In another column, we touched on bias as a flaw in the way a study is designed or carried out. It’s the kind of flaw that would systematically skew the findings and lead to certain outcomes being more likely than others. When reading or reviewing a study, researchers have to be on alert for biases. There are many different types. They can exist at any phase of the study. To add to the examples already covered in the first column, here are a couple more—both having to do with the collection of data.
Sometimes studies rely on participants’ recollection of something that took place in the past. With these types of study, the potential for faulty recall is always a concern. Whether it’s a nutrition study that asks participants to write down all that they ate a week ago, or a child development survey that asks respondents whether their parents spanked them when they were young, the chances are high that participants do not perfectly remember what actually occurred.
However, imperfect recall only becomes a potential bias when it systematically skews the results in one direction over another. Here’s an example. Suppose you’re doing research on the effects of a chemical spill that took place two summers ago. You want to learn the spill’s effects on the health of the people who lived nearby. For study participants, you would recruit people living within a certain distance from that chemical spill. You would ask them about their exposure to the spill at the time (by breathing in the toxic fumes, for example), about their health levels then and their health levels now.
As you would expect, people who have developed health problems after that chemical spill might be more likely to remember their exposure to the spill in great detail. That might be especially the case if they’ve already reached the conclusion that the spill was the cause of their health problems. In contrast, people who did not go on to develop health problems might be more likely to downplay their exposure. They might have been exposed to the fumes, but because no bad health outcomes followed, over time, they might have forgotten about that exposure.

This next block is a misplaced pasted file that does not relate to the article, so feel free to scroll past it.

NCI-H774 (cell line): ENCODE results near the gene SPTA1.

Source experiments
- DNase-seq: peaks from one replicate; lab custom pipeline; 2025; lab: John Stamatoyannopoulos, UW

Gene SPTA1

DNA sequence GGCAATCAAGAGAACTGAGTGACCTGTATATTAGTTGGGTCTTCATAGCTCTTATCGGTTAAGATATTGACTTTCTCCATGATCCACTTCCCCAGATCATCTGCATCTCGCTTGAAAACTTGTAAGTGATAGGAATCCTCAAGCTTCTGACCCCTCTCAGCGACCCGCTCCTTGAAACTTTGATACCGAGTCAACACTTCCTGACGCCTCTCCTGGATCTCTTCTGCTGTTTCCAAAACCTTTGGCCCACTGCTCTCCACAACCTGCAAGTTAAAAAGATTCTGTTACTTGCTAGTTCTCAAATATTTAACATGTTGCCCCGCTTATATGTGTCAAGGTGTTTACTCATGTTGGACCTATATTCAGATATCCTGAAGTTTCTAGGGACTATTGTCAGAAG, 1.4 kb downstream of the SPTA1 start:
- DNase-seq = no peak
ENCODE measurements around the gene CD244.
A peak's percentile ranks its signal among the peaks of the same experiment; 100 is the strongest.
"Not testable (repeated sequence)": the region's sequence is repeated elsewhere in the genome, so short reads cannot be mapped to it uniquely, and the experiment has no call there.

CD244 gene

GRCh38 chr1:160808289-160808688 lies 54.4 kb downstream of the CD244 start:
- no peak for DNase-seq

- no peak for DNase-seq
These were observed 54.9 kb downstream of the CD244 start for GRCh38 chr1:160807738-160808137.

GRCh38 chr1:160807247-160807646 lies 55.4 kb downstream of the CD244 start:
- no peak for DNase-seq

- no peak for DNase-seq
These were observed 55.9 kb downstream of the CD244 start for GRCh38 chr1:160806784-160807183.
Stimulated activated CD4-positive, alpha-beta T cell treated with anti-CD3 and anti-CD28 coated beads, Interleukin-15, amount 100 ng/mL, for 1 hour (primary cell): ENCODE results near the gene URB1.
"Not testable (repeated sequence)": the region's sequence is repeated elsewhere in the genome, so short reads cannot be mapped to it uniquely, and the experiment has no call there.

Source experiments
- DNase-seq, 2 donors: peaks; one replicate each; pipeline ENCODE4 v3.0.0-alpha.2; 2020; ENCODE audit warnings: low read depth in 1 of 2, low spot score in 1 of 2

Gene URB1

Both scenarios are a problem for the researcher. To be able to determine the health effects of the chemical spill, the researcher needs to know accurately who was exposed and who would go on to develop problems. If people with health problems down the road overstate their exposure, and if people who aren’t negatively affected underestimate theirs, then the study results would be skewed. They would overestimate the health impact of the chemical spill exposure beyond what might actually be the case.
Let’s stay with the example of the chemical spill for a bit longer. Suppose right after the spill, you recruited everyone who was exposed and created a cohort that you could follow over time. This type of study design, called a cohort study, does have the advantage of helping you avoid recall bias. However, the people in your cohort are also understandably worried about their health because of the spill. They will likely go to the doctor more frequently, react more quickly to worrying signs or symptoms, be more proactive in getting medical exams and diagnostic tests. If you then compare their health with that of the general population, you might find higher rates of illnesses and conditions. But that could be because members of this cohort are more vigilant about their health.
The term surveillance bias refers to the idea that the closer you pay attention to something, the more things you’ll find. People who have a certain exposure or a certain outcome will typically get, or receive, more attention than others. In this example, it’s the affected individuals who are responsible for the greater scrutiny of their health status. But you can probably think of many examples where it’s an institution, a system or an authority body that is responsible for the increased surveillance. For example, when you have a government campaign to crack down on a certain practice, you’ll likely find that the practice will appear at first to be increasing in prevalence. However, that could just be due to the increased attention on that practice.
Source: At Work, Issue 88, Spring 2017: Institute for Work & Health, Toronto